State finals back in Columbus

A general view of the Ohio Stadium form the north outside in Columbus.

Marcus Hartman

Ever since the Ohio High School Athletic Association decided in July of 2010 to return the State Football Finals to Columbus for a two-year run, many have debated about whether it is the right move. We begin to find out on Thursday.

When Athens and Toledo Central Catholic take the field for the Division III final, it will be the first state championship game at Ohio Stadium since 1989. The Division IV, VI and II finals take place on Friday with Division VII, I and V on Saturday.

"I think it is something the kids have talked about throughout our playoff run," said Toledo Central Catholic head coach Greg Dempsey of playing at Ohio State. "What high school kid doesn’t dream of playing in that stadium? To be the first game of the weekend after the long break is a pretty special thing. Hopefully it is a great game."

Even though the playoff system began in 1972, it wasn’t until 1982 that championship games were held in Columbus. The entire finals were held there from 1983-89 until Ohio State decided to install natural grass and asked the OHSAA to move. Columbus tried to bid for the games in 2007 but the games would have been held at Columbus Crew Stadium and Dublin Coffman. When Ohio State installed Fieldturf in 2008, Columbus became more of an option.

Since the finals were last at Ohio Stadium they came into their own at Massillon and Canton. Stark County was a tremendous host as Fawcett and Paul Brown Tiger stadiums were great venues. The playoff fields have also expanded where the finals are now held in early December instead of Thanksgiving weekend. Only five divisions existed the last time they were in Columbus.

In 1989, the only way to follow live if you weren’t at the stadium was to listen to the game on radio followed by a tape-delayed broadcast of the game on SportsChannel, which was a forerunner of FOX Sports Ohio, a week later. Now all the games are live on SportsTime Ohio including a 30-minute pregame show before each contest.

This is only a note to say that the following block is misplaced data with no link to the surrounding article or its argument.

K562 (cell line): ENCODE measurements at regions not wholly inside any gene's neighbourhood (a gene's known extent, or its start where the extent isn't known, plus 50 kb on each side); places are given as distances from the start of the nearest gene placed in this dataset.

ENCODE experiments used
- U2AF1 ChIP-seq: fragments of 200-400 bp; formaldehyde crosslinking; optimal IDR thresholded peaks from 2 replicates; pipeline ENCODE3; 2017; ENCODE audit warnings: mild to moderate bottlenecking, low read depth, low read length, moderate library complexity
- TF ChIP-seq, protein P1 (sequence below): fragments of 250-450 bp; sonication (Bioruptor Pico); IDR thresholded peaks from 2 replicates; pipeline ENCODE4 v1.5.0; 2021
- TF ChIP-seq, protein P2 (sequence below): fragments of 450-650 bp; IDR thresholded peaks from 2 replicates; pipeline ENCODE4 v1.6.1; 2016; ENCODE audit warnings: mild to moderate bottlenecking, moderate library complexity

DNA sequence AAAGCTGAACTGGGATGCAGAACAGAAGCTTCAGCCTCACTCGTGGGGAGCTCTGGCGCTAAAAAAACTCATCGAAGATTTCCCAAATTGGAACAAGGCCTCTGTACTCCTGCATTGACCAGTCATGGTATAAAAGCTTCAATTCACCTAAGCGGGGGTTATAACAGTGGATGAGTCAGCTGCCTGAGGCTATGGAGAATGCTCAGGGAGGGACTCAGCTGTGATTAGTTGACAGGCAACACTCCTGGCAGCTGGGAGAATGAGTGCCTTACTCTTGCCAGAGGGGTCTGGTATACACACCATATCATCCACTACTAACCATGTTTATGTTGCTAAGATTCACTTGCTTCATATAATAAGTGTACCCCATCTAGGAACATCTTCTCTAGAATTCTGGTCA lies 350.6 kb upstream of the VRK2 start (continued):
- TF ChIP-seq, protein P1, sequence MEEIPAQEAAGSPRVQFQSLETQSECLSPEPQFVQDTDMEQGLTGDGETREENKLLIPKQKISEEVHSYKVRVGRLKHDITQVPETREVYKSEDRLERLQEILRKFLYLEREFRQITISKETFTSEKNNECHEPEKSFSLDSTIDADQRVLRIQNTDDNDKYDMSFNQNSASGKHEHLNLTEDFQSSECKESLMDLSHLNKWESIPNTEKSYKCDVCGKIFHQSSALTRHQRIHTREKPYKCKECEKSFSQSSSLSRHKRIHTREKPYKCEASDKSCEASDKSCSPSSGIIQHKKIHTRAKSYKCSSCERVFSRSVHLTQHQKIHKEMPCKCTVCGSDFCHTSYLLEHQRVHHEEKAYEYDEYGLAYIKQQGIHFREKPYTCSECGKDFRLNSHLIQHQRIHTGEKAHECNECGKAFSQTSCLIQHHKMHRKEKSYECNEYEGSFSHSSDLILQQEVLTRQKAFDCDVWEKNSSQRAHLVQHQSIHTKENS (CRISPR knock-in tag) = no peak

As for the stadium, capacity has grown from 86,071 to 104,944. Most of that is because the South stands are permanent and bigger. However, the stands are also closer. Remember in 1989, the all-weather track was still in place. There are also permanent lights as Thursday’s game will be the first state playoff game at OSU to be held at night.

Of the teams that have advanced to Columbus only three have played for a state title at Ohio Stadium – Lakewood St. Edward (Division I), Canton Central Catholic (Division V) and Minster (Division VI).

Canton Central Catholic head coach Jeff Lindesmith was an assistant in 1988 when the Crusaders won the Division IV title over Versailles. He has also seen what it is like to have a home-field advantage as the Crusaders won the Division III title in 2000 at Fawcett.

"There’s going to be a big difference from a sound and size perspective but once the game starts you focus in," Lindesmith said. "Sometimes you look at it from an adult perspective compared to the kids. A lot of kids dream of playing in Ohio Stadium and most might not have another chance. It is going to be a great honor."

There might be a couple coaches that have to cite the scene from "Hoosiers," noting that the goalposts and hashmarks are the same as any other venue. Lindesmith said though when he brought that movie up to his team on Monday, only five kids raised their hands when asked who has seen it.

There is an added bonus for the designated home teams since they get to dress in Ohio State’s locker room.

"I’ve attended only one game there and my eyes are going to be a little wide going into that locker room," said Jeff Fox, whose Nordonia squad faces Cincinnati LaSalle in the Division II final on Friday. "We just have to realize we are still playing the same game and we have to be prepared."

Three who have committed to Ohio State will be in action. Athens QB Joe Burrow, who is the favorite to win Ohio’s Mr. Football, Nordonia DB Denzel Ward and Benedictine LB Jerome Baker.